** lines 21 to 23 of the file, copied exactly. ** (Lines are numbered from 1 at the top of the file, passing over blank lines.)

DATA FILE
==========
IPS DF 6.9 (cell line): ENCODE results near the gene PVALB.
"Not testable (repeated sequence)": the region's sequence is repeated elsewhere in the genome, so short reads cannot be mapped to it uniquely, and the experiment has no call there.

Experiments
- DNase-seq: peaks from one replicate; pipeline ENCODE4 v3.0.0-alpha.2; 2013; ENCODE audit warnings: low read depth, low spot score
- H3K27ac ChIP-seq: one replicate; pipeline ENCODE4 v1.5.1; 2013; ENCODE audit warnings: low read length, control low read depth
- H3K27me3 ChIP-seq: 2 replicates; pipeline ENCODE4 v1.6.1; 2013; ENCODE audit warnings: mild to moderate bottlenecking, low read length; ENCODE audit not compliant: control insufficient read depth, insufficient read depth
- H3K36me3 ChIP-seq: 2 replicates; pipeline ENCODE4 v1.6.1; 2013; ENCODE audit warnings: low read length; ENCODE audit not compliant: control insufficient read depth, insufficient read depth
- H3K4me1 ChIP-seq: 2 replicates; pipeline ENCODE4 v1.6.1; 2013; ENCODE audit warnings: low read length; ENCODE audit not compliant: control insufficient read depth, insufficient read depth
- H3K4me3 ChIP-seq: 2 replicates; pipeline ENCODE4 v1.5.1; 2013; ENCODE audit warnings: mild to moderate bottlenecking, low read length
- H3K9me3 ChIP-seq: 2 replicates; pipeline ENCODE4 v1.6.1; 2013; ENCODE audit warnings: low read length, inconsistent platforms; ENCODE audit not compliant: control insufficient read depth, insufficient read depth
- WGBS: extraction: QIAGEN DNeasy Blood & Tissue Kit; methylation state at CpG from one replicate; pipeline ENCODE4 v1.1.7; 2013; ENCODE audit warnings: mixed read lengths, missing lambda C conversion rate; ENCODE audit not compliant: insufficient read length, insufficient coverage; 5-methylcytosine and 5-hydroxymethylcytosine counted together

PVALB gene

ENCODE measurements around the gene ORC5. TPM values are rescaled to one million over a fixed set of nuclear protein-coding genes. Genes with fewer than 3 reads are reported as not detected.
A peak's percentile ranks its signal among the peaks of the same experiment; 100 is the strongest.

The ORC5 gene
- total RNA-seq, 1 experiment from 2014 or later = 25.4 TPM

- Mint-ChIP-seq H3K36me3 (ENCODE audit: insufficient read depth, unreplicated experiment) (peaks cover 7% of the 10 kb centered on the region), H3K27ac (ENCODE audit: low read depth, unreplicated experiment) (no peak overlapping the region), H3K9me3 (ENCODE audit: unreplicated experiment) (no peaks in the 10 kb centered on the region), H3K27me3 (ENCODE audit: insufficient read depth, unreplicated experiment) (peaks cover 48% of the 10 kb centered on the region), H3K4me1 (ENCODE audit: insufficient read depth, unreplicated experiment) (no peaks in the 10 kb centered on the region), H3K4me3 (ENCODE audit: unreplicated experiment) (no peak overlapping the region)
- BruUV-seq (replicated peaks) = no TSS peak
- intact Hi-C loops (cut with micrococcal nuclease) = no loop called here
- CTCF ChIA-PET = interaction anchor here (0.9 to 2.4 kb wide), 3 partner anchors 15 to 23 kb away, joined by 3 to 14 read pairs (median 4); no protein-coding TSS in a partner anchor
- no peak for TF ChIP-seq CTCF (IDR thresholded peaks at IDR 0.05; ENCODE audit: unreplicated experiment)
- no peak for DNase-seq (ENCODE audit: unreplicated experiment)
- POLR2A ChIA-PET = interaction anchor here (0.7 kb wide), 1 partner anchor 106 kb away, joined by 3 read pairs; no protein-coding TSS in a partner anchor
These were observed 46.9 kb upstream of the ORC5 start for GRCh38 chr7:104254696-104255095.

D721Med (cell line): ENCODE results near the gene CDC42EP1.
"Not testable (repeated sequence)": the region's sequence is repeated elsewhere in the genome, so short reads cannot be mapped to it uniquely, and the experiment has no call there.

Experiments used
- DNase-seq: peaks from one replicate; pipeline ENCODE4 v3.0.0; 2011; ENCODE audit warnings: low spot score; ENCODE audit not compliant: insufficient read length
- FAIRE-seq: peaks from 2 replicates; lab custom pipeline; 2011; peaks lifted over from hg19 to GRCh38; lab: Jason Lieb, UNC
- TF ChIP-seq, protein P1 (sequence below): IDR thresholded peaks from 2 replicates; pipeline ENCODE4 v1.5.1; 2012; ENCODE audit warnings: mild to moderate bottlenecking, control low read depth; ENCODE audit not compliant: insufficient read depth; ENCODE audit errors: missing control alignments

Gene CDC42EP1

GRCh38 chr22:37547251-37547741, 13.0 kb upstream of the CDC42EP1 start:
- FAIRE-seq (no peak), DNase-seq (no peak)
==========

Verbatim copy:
- no peak for TF ChIP-seq CTCF (IDR thresholded peaks at IDR 0.05; ENCODE audit: unreplicated experiment)
- no peak for DNase-seq (ENCODE audit: unreplicated experiment)
- POLR2A ChIA-PET = interaction anchor here (0.7 kb wide), 1 partner anchor 106 kb away, joined by 3 read pairs; no protein-coding TSS in a partner anchor